Media

Part II: Changing the Country, One Book at a Time

The second of our two-part roundtable discussion tackles the difficulties of getting progressive books reviewed during Bush II.
(Editor's Note: This is the second of two parts of our Roundtable Discussion on progressive publishing. You can download the audio of this talk from AlterNet in two parts: Part Three, Part Four. The first half of the discussion was published on Thursday and is available in text and audio formats.)

We resume our conversation on the future and potential of the progressive book-publishing industry. Included in this conversation are:

AlterNet Executive Editor Don Hazen moderated the discussion, which picks up on the topic of indie versus corporate publishing and the challenge of getting progressive and radical political books reviewed during Bush II.

Dan Simon: I loved something that Colin said a moment ago. He said, "The people are much better than the societies they live in."

Anthony Arnove: Absolutely.

DS: I think it's all in that. I think that what happened after 9/11 was a wonderful year or year and a half of an open window, with the quality of communication between our authors and our readers through us was pure and actually beyond ideology, and it was a beautiful thing. And it was books published by Yale University Press of all places and the progressive publishers, and we would get frequently emails from people saying, "I'm a lifelong conservative, thank you for publishing Noam Chomsky's '9/11'." And I know what they meant. There was a pure moment of communication.

That moment got poisoned somewhat by people trying to cash in on it, but I believe that our whole mission collectively has to be in a sense to keep pace with our readership. People are better than the societies they live in. This is the whole thing. I think that AlterNet is to be credited for publishing that piece by Jennifer Nix in terms of opening up the publishing conversation. I don't agree with Jennifer, but I think that there's a certain amount of …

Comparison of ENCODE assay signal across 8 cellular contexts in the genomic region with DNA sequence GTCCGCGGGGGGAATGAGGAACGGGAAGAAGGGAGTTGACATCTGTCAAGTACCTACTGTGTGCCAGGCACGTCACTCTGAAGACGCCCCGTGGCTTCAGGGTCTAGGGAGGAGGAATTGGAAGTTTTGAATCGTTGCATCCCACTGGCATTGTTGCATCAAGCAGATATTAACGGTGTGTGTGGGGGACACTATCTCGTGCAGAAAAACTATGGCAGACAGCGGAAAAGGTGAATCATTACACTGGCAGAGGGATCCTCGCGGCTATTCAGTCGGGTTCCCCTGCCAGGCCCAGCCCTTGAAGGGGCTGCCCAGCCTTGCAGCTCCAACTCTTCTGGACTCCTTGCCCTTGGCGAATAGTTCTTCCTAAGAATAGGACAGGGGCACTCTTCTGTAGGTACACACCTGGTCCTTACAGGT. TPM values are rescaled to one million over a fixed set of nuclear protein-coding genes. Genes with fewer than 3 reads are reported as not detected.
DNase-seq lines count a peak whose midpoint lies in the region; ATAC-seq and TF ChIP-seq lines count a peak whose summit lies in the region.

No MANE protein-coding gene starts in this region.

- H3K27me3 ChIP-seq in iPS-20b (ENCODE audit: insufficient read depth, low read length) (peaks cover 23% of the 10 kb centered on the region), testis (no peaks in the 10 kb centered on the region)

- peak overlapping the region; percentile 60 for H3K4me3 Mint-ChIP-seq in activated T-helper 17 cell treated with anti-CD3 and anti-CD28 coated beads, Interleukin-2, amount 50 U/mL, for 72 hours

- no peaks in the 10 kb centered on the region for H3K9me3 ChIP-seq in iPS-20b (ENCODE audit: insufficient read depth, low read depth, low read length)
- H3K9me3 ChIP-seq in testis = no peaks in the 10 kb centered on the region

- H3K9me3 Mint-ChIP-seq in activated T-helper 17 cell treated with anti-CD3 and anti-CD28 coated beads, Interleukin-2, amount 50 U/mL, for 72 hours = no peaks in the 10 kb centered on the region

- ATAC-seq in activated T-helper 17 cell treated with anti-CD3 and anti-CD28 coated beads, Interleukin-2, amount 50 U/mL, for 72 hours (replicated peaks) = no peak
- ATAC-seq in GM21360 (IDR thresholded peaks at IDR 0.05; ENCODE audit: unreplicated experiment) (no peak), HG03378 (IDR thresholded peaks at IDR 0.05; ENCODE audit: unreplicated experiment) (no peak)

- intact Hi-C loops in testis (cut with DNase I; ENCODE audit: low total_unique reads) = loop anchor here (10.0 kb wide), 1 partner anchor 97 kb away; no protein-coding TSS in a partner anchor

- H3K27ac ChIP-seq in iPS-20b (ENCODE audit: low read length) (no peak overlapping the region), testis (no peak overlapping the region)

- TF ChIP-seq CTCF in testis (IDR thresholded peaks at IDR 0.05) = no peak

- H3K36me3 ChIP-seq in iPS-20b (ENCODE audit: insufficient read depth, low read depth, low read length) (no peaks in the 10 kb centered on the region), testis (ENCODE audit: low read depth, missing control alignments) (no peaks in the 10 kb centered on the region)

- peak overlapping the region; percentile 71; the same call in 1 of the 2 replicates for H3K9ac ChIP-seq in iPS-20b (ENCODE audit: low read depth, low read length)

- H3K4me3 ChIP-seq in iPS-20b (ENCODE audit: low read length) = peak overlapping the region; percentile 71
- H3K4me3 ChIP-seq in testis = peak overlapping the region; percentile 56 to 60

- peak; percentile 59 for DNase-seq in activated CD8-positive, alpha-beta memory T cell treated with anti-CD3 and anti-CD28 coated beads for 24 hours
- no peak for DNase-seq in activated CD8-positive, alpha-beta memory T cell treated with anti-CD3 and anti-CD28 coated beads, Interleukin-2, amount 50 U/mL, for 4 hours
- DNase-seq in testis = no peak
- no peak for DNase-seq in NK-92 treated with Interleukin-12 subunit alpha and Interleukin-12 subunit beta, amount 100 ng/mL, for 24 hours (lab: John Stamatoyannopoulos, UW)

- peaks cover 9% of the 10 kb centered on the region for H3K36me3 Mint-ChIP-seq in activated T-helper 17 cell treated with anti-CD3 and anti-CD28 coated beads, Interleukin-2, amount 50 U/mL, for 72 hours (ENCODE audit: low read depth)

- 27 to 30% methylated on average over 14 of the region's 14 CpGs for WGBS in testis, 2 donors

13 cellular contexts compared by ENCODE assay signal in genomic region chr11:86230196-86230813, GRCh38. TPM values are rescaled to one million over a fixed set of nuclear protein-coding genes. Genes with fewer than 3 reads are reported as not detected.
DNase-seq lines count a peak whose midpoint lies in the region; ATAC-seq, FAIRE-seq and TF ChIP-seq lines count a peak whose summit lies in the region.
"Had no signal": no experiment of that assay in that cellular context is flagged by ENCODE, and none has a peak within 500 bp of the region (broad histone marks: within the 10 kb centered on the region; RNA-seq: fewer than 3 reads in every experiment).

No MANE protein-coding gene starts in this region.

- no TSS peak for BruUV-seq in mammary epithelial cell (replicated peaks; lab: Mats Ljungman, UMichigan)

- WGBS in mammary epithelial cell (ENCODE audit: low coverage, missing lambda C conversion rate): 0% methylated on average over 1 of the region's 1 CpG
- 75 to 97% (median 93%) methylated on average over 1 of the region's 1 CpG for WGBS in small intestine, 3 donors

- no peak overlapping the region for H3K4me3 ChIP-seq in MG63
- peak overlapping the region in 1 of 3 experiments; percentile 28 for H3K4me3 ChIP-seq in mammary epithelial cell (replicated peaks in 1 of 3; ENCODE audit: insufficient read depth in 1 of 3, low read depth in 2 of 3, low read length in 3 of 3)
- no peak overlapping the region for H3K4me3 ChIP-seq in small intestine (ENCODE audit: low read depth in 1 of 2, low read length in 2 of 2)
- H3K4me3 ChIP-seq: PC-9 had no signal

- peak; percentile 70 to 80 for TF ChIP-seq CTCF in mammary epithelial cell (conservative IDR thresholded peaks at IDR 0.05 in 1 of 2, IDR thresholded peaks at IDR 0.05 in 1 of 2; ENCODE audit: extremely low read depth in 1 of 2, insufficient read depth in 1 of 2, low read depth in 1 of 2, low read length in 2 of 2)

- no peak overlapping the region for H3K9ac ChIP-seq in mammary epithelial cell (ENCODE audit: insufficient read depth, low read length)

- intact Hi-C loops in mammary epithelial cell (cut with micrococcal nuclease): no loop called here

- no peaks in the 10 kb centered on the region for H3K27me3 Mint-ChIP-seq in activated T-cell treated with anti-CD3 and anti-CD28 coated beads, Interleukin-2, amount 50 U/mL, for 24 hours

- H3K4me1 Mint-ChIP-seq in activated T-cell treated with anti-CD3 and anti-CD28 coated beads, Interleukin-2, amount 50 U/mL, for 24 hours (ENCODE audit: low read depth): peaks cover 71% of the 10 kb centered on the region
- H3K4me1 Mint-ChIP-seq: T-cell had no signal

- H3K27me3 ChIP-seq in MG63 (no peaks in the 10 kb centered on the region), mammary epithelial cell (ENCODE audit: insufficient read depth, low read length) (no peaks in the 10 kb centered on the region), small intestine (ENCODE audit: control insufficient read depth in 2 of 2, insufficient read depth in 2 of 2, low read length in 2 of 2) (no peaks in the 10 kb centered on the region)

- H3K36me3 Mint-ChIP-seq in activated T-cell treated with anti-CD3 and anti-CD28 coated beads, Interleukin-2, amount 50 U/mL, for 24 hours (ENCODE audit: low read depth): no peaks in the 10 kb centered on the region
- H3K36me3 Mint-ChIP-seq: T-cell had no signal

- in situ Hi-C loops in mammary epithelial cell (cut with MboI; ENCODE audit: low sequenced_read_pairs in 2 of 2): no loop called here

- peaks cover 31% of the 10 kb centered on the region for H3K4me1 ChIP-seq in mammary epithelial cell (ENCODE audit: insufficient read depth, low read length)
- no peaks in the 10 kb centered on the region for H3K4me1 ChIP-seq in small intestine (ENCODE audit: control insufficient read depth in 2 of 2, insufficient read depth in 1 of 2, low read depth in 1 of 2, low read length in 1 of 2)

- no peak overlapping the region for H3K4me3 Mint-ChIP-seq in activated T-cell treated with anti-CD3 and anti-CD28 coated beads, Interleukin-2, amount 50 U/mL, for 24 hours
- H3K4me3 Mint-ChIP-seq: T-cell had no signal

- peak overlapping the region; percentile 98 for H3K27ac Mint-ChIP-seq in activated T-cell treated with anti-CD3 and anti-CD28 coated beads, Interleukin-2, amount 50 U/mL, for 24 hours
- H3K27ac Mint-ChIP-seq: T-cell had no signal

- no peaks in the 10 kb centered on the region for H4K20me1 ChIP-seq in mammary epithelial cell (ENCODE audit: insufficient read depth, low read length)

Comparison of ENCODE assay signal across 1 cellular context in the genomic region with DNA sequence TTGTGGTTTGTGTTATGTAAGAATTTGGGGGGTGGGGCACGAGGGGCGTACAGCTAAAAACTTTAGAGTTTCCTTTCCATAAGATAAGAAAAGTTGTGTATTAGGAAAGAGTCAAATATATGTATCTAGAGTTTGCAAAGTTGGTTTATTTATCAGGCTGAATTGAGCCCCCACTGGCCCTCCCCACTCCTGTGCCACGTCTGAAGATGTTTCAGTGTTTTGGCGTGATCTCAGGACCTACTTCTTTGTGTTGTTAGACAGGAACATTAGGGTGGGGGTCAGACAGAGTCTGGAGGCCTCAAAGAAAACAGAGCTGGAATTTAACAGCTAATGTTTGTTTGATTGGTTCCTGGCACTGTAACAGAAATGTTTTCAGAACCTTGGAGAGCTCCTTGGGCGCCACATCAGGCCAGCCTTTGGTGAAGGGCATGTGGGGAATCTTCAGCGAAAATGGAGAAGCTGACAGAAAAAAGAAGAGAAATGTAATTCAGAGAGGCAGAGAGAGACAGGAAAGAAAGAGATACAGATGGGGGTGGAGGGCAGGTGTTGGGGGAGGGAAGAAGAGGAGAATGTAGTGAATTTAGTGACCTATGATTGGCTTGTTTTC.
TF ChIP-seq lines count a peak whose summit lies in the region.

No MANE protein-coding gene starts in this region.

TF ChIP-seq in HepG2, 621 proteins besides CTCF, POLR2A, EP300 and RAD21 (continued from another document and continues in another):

Don Hazen: Let's say what that conversation was about.

DS: She was saying that star progressive authors should all publish with independent houses. To me, personally, that would be great. [laughter] But I don't agree with it, because there is a complex ecology. I love what Sara does. Sara's a great publisher. We learn from each other. The notion that anyone should do anything that specific is a little bit absurd. However, as an independent publisher, I know that Seven Stories exists and has survived, because several years ago Howard Zinn and Anthony decided to publish a book with us that we then sold vast quantities of, and Kurt Vonnegut, who could publish with anybody, decided to publish with us, and had they not, we wouldn't exist. I could find something else to do if we didn't exist, but we do exist, because they decided to do that.

Now, I wouldn't fault either of them if they decided they wanted to do this book with HarperCollins, which can be a good publisher sometimes, and I certainly wouldn't fault them if they wanted to publish it with Sara. But I think the complex ecology exists partly because people make interesting decisions in that regard. We in America are searching for an oppositional ideology of some kind that will in a sense include this question and partly answer this question. And it cannot be simply anti-corporate, because too much of the landscape is corporatized and too many good people work in corporate settings, and too much good work is done in corporate settings.

But there has to be an attempt to articulate an oppositional ideology that is particularly difficult in this country, because we're all implicated so much as consumers, and we all spend a fair amount of our existence in a kind of corporatized world. So, how can we strike a balance?

DH: Let's stick with this question. Jennifer wrote in March '05, coming off the Lakoff-Elephant book, challenging progressive authors including Amy Goodman, Michael Moore and Al Franken to publish with indies. She offered that a big advance does not make a bestseller. It should be about how many people buy your books. She connected her critique to the notion of media reform and saving democracy. If this were to happen, if everyone were to publish with independent presses, would we have a better democracy?

AA: I think the problem is that we don't want to cede the terrain of corporate publishing to the Right, and that's, in effect, what we would be doing if we followed this strategy. If we said we're only going to publish radical and progressive voices with smaller independent houses, the effect would be to self-marginalize to a certain extent. We need to contest, in the mainstream, the politics of the mainstream. I welcome the opportunity for a Noam Chomsky to be available in an airport bookstore, I welcome the fact that Michael Moore had such a breakthrough success with a commercial publisher that was able to leverage his books in a way that even the best of the independent publishers couldn't have leveraged.